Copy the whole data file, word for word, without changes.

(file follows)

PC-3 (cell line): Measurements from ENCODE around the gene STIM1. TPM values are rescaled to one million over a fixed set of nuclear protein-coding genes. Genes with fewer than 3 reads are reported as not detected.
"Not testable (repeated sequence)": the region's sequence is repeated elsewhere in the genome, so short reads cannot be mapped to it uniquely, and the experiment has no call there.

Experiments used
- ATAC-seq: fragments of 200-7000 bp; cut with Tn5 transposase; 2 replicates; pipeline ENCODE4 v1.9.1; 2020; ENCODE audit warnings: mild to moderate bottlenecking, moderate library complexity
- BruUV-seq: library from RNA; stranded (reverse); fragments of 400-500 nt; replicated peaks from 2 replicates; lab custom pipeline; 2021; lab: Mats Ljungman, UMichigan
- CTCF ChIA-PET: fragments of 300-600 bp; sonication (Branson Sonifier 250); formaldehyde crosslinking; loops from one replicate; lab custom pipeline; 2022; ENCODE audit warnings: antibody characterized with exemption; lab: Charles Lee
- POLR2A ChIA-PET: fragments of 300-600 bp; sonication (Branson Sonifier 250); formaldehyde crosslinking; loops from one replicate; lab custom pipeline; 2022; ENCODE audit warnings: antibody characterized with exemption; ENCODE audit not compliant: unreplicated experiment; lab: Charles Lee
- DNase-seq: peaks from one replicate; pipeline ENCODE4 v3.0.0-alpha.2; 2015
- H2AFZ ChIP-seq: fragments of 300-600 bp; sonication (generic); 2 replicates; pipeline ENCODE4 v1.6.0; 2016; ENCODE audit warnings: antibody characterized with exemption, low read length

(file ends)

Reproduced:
PC-3 (cell line): Measurements from ENCODE around the gene STIM1. TPM values are rescaled to one million over a fixed set of nuclear protein-coding genes. Genes with fewer than 3 reads are reported as not detected.
"Not testable (repeated sequence)": the region's sequence is repeated elsewhere in the genome, so short reads cannot be mapped to it uniquely, and the experiment has no call there.

Experiments used
- ATAC-seq: fragments of 200-7000 bp; cut with Tn5 transposase; 2 replicates; pipeline ENCODE4 v1.9.1; 2020; ENCODE audit warnings: mild to moderate bottlenecking, moderate library complexity
- BruUV-seq: library from RNA; stranded (reverse); fragments of 400-500 nt; replicated peaks from 2 replicates; lab custom pipeline; 2021; lab: Mats Ljungman, UMichigan
- CTCF ChIA-PET: fragments of 300-600 bp; sonication (Branson Sonifier 250); formaldehyde crosslinking; loops from one replicate; lab custom pipeline; 2022; ENCODE audit warnings: antibody characterized with exemption; lab: Charles Lee
- POLR2A ChIA-PET: fragments of 300-600 bp; sonication (Branson Sonifier 250); formaldehyde crosslinking; loops from one replicate; lab custom pipeline; 2022; ENCODE audit warnings: antibody characterized with exemption; ENCODE audit not compliant: unreplicated experiment; lab: Charles Lee
- DNase-seq: peaks from one replicate; pipeline ENCODE4 v3.0.0-alpha.2; 2015
- H2AFZ ChIP-seq: fragments of 300-600 bp; sonication (generic); 2 replicates; pipeline ENCODE4 v1.6.0; 2016; ENCODE audit warnings: antibody characterized with exemption, low read length